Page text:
Once you become settled in a relationship, the words “calendar” and “schedule” tend to start taking over. They probably don’t sound too sexy, but most of us live busy and fast-paced lives.
If you don’t take the time to schedule sex, you might not have it. If you balk at the idea of planning sex with your partner, I’m about to blow your mind: We all schedule sex. We do it when we’re dating. Or, rather, we ask people out, often with the hope that the night will end in hot lovemaking.
Most of us stop setting aside time for sex as soon as we start farting around each other. Having a partner means there’s always someone there when you get horny. But that warm reliability has a downside: It’s easy to put a relationship on the back burner because we assume our partners will always be there for us. When networking opportunities, family obligations, and fun plans with our friends arise, sometimes it’s easy to say “yes” to everything else and forget about scheduling time with our partner.
While that level of trust and security is vital to a long-term partnership, relationships deserve a bigger investment than lazy bedtime sex or catching up by Mr. Coffee while you’re both getting ready for work in the morning. By specifically scheduling time for sex, be it a romantic date night out or a cozy night in, you’re making sure your partner feels like a priority. Here’s how to do it: Talk about it.
Approach the “we need to start scheduling sex” conversation delicately—you don’t want to put your partner on the “do you think we don’t have enough sex?” defensive. Here’s an expert tip: Blame yourself. “Hey, love of my life, with work and whatnot, I haven’t been making enough time for you. I’m sorry. Can you keep Sundays free for me so I can buy you dinner and go down on you each week, no matter how crazy things get? I love you. Your hair looks great today, by the way. And you’re smarter than me.”
Write it down.
Remember the early days of your relationship? You would text your lover asking what their schedule was like next week, because you’d like to take them out to dinner. And I have a suspicion that to make sure you didn’t forget about it and stand them up like an asshole, you marked that date down in your calendar.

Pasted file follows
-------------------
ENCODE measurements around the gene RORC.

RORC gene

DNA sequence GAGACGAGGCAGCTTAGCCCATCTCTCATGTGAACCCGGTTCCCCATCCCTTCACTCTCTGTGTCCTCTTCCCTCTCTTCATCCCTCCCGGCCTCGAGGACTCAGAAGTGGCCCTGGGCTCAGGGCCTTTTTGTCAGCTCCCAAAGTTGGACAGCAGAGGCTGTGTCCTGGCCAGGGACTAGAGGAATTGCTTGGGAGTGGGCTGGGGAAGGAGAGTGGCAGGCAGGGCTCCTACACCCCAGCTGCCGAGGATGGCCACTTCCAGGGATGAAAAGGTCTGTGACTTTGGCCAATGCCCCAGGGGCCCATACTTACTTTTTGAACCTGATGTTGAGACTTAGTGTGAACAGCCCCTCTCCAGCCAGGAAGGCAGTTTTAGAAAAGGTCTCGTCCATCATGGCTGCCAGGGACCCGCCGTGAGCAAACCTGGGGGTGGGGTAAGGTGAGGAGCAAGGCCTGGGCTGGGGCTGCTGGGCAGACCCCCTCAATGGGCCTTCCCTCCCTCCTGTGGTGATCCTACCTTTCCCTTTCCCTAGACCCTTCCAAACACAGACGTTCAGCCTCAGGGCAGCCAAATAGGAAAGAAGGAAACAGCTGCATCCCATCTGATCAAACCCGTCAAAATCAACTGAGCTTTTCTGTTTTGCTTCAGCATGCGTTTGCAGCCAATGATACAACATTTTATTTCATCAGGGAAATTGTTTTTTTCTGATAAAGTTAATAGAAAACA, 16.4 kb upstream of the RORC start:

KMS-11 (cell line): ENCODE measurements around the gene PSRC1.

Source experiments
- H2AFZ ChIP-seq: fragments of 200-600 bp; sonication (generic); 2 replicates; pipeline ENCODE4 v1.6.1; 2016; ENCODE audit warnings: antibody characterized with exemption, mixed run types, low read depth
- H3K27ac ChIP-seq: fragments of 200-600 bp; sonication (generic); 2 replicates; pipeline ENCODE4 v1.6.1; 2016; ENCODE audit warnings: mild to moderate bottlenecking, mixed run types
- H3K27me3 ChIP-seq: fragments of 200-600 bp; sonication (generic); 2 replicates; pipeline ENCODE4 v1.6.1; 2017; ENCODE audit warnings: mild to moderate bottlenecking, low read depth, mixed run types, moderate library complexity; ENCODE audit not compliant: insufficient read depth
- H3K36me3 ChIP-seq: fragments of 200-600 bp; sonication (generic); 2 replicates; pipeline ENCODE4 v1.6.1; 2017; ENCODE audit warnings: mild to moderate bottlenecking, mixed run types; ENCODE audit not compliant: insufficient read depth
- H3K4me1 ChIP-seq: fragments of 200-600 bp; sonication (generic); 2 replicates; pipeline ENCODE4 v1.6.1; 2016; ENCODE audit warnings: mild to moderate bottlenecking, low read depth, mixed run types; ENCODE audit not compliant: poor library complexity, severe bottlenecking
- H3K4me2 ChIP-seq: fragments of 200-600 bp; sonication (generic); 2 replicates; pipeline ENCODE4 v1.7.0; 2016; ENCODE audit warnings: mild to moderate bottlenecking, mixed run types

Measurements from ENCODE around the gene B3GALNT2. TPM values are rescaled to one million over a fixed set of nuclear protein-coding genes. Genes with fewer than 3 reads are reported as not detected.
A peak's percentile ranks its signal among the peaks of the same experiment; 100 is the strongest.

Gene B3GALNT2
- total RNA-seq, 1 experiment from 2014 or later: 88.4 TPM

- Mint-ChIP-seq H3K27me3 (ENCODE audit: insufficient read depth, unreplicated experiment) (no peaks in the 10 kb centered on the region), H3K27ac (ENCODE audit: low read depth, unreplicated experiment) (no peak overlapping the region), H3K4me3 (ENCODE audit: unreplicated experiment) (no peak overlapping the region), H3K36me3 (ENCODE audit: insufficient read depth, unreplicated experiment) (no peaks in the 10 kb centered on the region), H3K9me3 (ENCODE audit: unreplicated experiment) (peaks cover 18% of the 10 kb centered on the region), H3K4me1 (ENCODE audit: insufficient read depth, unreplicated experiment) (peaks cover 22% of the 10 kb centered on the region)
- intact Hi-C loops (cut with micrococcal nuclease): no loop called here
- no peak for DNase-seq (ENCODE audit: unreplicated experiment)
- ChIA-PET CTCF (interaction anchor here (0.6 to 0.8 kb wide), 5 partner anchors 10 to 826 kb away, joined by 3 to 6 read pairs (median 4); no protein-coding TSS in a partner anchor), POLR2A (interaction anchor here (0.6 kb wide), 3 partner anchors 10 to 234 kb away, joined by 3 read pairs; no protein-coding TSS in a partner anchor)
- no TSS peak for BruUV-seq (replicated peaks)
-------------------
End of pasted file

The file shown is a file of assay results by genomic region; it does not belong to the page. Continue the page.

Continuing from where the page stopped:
You don’t have to send your partner a calendar invite for “sex.” But when I say schedule sex, I mean schedule sex. Early every week, before you get mired in non-sex plans, pick a day when you’re both going to be free and christen that night Date Night. If you crave variety, give each date night a theme: Kink night! Breakfast for dinner night! Anal night! Whatever is special in your relationship. Literally putting “date night” on a calendar helps you schedule work and social obligations around it, rather than always saying, “Eh, I’ll see my girlfriend this weekend.” Bonus: For women in particular, having a date set—something neither of you is allowed to flake on—helps us build anticipation. Foreplay starts long before you hit the sheets, guys.
Embrace poly principles.
Managing time is undeniably more intense when you have multiple partners—there’s even an app created by a poly family for the sole purpose of organizing life and all the sex that comes with it. You may be in a very serious and monogamous relationship, thinking, “I’m not poly. I haven’t even been to Burning Man.” Fair, but even if you’re in a monogamous relationship, you can learn a thing or two from polyamory.
Sure, you’re only sleeping with and in love with one person. But you have a boss who demands your attention, work buddies who want to grab happy-hour beers with you, family that needs visiting, and single friends who want you to spend Saturday night helping them get laid. From a scheduling perspective, we’re all more poly than we think. Your partner might be feeling neglected or jealous of the other people in your life, even if you’re not hitting it with them.